Massachusetts Institute of Technology

Depleted Uranium Weapons:
Toxic Contaminant or Necessary Technology?

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Alexandra Miller is currently a radiobiologist at the Armed Forces Radiobiology Research Institute in Maryland. She has published several papers on the chemical and radiological toxicology and carcinogenicity of uranium and depleted uranium in peer-reviewed scientific journals.

Dan Fahey is a policy analyst and graduate of the Fletcher School of Law and Diplomacy at Tufts University, and served in the Persian Gulf in July 1991. He has extensively researched the role of depleted uranium (DU) from spent munitions in Gulf War veterans’ health problems. His most recent report " Science or Science Fiction: Facts, Myths and Propaganda in the Debate Over Depleted Uranium Weapons " appeared in March 2003.

Jan Snihs is a researcher at the Swedish Radiation Protection Institute , and is currently the scientific leader of the UN Environmental Programme (UNEP ) field missions to investigate DU contamination and health effects in the Balkans.

Michael Kilpatrick is Deputy Director of Deployment Health Support in the Office of the Assistant Secretary of Defense for Health Affairs. He is a leading US Department of Defense spokesperson on deployment health issues related to depleted uranium. He has appeared in public with numerous briefings and presentations on the DU issue.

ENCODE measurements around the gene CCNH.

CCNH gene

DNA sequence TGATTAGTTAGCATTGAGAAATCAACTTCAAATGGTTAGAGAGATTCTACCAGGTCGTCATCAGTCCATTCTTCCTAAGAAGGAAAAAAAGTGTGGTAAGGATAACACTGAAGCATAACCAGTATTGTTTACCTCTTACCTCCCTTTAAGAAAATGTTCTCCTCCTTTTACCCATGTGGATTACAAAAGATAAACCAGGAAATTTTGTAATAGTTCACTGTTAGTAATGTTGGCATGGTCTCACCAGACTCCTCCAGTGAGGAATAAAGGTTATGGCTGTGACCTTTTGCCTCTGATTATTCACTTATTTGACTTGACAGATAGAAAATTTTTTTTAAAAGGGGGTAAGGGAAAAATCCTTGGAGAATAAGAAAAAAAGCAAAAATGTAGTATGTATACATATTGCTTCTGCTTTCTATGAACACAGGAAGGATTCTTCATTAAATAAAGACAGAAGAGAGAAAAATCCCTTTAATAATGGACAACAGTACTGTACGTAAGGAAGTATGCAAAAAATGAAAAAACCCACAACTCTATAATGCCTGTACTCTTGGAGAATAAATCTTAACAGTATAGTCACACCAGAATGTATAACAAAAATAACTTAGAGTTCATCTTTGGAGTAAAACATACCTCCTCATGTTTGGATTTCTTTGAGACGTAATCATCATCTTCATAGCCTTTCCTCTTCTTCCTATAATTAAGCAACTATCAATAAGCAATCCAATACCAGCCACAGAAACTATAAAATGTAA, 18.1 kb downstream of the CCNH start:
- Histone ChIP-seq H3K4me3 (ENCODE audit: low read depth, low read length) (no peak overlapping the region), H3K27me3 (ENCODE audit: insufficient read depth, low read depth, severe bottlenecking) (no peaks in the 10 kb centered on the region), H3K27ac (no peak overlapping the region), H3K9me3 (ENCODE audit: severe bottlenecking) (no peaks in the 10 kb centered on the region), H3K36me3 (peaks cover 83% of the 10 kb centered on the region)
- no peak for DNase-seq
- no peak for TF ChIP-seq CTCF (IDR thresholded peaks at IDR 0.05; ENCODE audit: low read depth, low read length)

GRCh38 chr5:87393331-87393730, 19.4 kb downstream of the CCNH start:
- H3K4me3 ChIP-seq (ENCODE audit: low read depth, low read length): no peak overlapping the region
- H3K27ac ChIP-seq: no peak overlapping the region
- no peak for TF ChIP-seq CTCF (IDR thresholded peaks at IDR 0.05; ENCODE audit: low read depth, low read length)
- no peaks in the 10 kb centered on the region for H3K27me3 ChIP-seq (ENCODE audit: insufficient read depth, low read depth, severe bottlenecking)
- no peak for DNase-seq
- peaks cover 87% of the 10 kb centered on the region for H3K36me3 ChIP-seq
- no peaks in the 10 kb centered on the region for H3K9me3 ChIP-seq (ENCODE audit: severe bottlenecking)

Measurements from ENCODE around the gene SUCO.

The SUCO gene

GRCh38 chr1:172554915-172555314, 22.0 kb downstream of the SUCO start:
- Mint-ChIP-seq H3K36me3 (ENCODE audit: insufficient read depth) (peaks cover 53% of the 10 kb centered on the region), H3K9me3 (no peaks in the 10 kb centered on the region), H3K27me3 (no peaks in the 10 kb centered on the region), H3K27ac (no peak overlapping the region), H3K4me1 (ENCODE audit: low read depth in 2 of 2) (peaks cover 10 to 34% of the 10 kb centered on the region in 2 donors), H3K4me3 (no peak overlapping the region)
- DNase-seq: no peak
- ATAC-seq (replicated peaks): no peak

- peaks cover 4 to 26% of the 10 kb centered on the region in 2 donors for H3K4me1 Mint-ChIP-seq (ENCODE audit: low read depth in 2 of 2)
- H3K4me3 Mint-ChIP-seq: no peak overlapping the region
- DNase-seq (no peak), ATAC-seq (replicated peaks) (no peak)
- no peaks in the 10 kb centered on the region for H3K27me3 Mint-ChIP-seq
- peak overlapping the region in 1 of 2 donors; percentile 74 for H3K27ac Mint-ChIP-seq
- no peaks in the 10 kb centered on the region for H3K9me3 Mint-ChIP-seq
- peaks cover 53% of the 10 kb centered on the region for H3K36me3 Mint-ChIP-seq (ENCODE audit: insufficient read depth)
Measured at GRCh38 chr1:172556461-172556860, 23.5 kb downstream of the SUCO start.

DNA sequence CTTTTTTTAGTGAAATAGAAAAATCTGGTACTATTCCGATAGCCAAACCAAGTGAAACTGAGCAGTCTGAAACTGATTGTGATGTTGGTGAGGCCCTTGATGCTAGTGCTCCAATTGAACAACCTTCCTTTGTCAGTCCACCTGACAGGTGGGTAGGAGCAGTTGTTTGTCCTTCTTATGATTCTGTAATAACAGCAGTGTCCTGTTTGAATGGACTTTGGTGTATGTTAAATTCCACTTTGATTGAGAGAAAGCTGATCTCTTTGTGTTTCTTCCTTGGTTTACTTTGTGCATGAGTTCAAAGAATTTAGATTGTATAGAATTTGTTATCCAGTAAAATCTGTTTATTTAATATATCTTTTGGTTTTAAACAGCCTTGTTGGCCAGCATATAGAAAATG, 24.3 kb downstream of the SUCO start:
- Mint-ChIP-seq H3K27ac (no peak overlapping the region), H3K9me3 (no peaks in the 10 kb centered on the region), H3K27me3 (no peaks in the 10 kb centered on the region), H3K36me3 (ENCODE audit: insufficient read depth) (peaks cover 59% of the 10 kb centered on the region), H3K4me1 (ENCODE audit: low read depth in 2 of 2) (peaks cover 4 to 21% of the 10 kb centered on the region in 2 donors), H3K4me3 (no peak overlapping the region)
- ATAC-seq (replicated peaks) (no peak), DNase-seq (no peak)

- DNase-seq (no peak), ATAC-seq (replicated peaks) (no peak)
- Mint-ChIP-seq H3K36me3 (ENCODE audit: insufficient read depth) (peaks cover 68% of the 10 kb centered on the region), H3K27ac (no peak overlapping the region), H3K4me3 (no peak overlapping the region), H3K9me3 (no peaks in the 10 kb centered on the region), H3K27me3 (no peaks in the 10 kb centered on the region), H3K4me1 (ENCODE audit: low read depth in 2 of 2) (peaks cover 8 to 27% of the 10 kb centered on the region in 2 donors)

Tanya Palmateer Oxenberg is a Health Physicist at the U.S. Army Developmental Test Command at Aberdeen Proving Grounds who has extensive experience with DU contamination at firing ranges. She is currently at John Hopkins University studying DU transport in the environment resulting from spent ordance.

Thomas M. Fasy is an Associate Professor of Pathology at the Mount Sinai School of Medicine . He traveled to Iraq in January and June of 2003 where he visited the university, medical schoold and hospitals. He also had the opportunity to meet with Professor Alim Yacoub, the Iraqi epidemiologist investigating the ongoing epidemics of childhood cancer and birth defects in Southern Iraq.


Jonathan King (environmental and health) is a Professor of molecular biology at the Massachusetts Institute of Technology. He has a long history of involvement in assessing the social and environmental consequences of scientific and military programs. Professor King was the recipient of MIT's Martin Luther King Jr. Faculty Leadership Award in 2003.

Jim Walsh (policy) is Executive Director of the Managing the Atom Project at the Belfer Center for Science and International Affairs at Harvard University’s John F. Kennedy School of Government. His research and writings focus on weapons of mass destruction, terrorism, and the Middle East.